Thirty-five Christmas Bird Counts (CBC) were conducted this year in the Commonwealth of Kentucky. A total of 144 species was recorded, up from last year’s 137. There was one additional “spuh” bird – a possible Orchard Oriole in Louisville – that wasn’t cooperative enough for a photograph or more than a brief view. Total individuals counted were 261,837, which includes only birds identified to species. Three count circles exceeded 90 species: Louisville (96), Allen County East (94), and Ballard County (91). Five count circles reported between 80 and 89 species, 11 observed between 71 and 79 species, and the remaining 16 counted between 36 and 68 species.
Weather was rather mild in Kentucky, as it was last year. The low temperatures ranged from 19°F to 54°F. The high temperatures ranged from 29°F to 65°F. All-day or most-day cloudy weather predominated the counts (n=22); 23 reported no rain. Of the 12 counts that reported rain, six reported all-day rain; primarily light rain. Light snow was reported on three counts, but for only part of the day. Rivers and creeks were open. Lakes and ponds were open, with four counts reporting some frozen water on smaller ponds. As always, the distribution of count days across the count period was not uniform. With the traditional holidays and related travel falling mid-week this year, counts were distributed across more days: of the 23 days of the count period, 15 were used to run bird counts. The eight weekend days hosted 20 of the 35 CBCs.
Numerous highlights of this CBC season are listed below. Most of these are on eBird checklists, most documented by photographs, and all have considerable identification notes on the rarities: Ross’s Goose (10 on 3 counts), Cackling Goose (5 on 2 counts), Surf Scoter (1 at Louisville), American White Pelican (910 on 2 counts), Great Egret (2 on 2 counts), Black-crowned Night-heron (5 at Louisville), Osprey (1 at Louisville), Golden Eagle (4 on 4 counts), Lesser Black-backed Gull (9 on 2 counts), Glaucous Gull (1 at Land Between the Lakes), Forster’s Tern (28 on 2 counts), Barn Owl (10 on 4 counts), Short-eared Owl (1 at Lexington), Merlin (11 on 4 counts), Peregrine Falcon (2 on 2 counts), Prairie Falcon (1 at Louisville), White-eyed Vireo (2 on 2 counts), Red-breasted Nuthatch (1 at Bernheim Forest), Brown-headed Nuthatch (2 at London), House Wren (9 on 6 counts), Marsh Wren (1 at Paradise), Gray Catbird (3 on 2 counts), Orange-crowned Warbler (5 on 3 counts), Common Yellowthroat (1 at Paradise), Northern Parula (1 at Louisville), Prairie Warbler (1 at Russell-Adair County), Grasshopper Sparrow (1 at Elkton), LeConte’s Sparrow (7 on 2 counts), Clay-colored Sparrow (1 at Ballard County), Dark-eyed Junco “Oregon” form (1 at Otter Creek), Vesper Sparrow (4 on 2 counts), Lincoln’s Sparrow (1 at Allen County West), Western Tanager (1 at Louisville), Indigo Bunting (1 at Somerset), Western Meadowlark (1 at Allen County East), and Brewer’s Blackbird (18 on 2 counts).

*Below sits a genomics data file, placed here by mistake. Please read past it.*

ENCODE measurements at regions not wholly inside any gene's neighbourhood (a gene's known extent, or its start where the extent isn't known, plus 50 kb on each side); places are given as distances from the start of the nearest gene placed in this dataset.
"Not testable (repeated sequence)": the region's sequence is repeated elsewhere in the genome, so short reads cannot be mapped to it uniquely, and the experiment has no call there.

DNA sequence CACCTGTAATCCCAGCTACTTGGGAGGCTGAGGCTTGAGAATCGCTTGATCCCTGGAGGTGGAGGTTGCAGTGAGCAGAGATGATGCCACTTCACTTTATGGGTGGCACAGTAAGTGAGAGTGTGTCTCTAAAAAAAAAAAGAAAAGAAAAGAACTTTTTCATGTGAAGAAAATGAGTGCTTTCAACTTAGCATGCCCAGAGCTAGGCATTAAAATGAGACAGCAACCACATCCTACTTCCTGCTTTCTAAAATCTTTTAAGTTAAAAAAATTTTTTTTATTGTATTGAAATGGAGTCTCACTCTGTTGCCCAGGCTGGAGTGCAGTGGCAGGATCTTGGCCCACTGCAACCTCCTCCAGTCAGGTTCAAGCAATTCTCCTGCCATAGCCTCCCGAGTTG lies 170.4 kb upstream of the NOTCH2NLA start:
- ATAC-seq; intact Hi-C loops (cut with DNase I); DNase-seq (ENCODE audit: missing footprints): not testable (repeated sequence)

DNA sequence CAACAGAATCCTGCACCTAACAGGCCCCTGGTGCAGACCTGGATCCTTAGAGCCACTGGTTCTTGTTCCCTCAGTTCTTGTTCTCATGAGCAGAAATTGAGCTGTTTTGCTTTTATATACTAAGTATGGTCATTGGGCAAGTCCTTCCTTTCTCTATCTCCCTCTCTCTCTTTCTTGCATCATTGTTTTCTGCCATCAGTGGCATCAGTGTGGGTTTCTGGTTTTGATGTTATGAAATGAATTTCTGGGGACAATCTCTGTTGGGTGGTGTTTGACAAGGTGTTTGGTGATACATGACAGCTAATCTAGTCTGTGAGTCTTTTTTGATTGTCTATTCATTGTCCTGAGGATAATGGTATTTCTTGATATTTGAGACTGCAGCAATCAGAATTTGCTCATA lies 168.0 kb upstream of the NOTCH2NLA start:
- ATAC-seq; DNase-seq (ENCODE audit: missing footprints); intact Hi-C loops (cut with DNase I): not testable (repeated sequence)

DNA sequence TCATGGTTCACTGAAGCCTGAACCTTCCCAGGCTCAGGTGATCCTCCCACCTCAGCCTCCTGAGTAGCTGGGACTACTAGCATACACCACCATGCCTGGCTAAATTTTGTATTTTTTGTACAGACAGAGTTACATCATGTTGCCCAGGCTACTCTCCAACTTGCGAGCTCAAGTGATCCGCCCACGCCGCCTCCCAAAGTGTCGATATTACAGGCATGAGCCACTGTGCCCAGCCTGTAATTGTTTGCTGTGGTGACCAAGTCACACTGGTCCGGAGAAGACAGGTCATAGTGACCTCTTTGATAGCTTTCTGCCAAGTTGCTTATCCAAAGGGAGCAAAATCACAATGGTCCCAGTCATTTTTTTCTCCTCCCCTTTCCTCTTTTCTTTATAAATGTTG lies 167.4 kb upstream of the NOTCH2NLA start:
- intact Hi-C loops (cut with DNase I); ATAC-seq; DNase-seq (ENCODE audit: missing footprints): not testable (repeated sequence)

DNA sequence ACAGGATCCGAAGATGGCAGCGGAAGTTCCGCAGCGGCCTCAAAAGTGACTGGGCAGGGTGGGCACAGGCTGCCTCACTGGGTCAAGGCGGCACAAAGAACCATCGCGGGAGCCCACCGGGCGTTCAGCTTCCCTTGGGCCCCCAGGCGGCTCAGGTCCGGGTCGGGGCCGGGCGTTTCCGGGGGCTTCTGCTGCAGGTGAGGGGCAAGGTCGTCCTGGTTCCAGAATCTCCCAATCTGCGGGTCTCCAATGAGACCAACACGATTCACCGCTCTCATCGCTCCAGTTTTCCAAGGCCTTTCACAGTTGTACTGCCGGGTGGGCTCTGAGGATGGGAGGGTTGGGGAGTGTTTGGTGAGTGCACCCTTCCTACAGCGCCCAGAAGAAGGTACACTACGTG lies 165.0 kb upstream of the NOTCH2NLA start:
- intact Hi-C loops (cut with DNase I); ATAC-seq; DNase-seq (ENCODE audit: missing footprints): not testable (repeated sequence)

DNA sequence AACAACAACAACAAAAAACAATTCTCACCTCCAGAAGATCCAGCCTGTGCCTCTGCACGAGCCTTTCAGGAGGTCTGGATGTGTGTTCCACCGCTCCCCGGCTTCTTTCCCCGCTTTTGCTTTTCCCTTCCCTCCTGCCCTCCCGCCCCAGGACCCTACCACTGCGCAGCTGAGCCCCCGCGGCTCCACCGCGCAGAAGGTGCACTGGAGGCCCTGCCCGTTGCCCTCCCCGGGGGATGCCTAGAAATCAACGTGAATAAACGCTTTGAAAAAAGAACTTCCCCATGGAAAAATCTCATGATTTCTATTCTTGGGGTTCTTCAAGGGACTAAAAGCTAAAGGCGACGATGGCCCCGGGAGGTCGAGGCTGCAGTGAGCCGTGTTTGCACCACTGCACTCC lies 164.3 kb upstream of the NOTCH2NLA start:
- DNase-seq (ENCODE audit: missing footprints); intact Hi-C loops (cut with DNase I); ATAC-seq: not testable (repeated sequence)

The ten most numerous species were European Starling (59,934); Common Grackle (20,298); Ring-billed Gull (16,704); Snow Goose (12,818); Red-winged Blackbird (12,119); American Robin (11, 339); Mallard (9157); Mourning Dove (8579); Canada Goose (6711); and Sandhill Crane (6038). There were 20 common species that were reported on all 35 counts; 22 species were observed on only one CBC. Two count circles counted over 25,000 birds: Elkton (34,791) and Ballard County (26,826).
The 448 participants, including some multi-CBC people, logged a total of 1241 party-hours (401.75 on foot; 784.75 by car; 18.5 by bicycle; 3 by golf cart; and 33 by horse and buggy) and 6626.25 party-miles (308.25 on foot; 6132.75 by car; 68.25 by bicycle; 4 by golf cart; and 113 by horse and buggy). Birders spent 39.5 hours owling while travelling 101.5 miles. Twenty-two feeder watchers logged 44.5 hours observing birds. As always, we are working to increase CBC participation on some counts, and would welcome more observers, especially in some areas far from population centers.
I offer sincere thanks to the 448 observers who participated in this year’s counts. Once again, most of these observations have also been reported in eBird. My special gratitude goes to the 35 hard-working compilers who organized and executed their counts, submitted count results online, and endured my many requests and questions – much delayed this year due to the constraints of the pandemic. To those who completed Rare Bird Reports or otherwise documented the unusual birds, thank you very much.